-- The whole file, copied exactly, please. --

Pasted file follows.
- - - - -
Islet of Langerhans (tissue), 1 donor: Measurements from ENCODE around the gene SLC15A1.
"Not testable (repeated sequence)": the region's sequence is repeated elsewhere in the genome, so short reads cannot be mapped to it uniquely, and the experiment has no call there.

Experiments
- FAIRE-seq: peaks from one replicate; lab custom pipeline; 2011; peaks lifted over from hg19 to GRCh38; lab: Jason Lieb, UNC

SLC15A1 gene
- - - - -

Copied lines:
Islet of Langerhans (tissue), 1 donor: Measurements from ENCODE around the gene SLC15A1.
"Not testable (repeated sequence)": the region's sequence is repeated elsewhere in the genome, so short reads cannot be mapped to it uniquely, and the experiment has no call there.

Experiments
- FAIRE-seq: peaks from one replicate; lab custom pipeline; 2011; peaks lifted over from hg19 to GRCh38; lab: Jason Lieb, UNC

SLC15A1 gene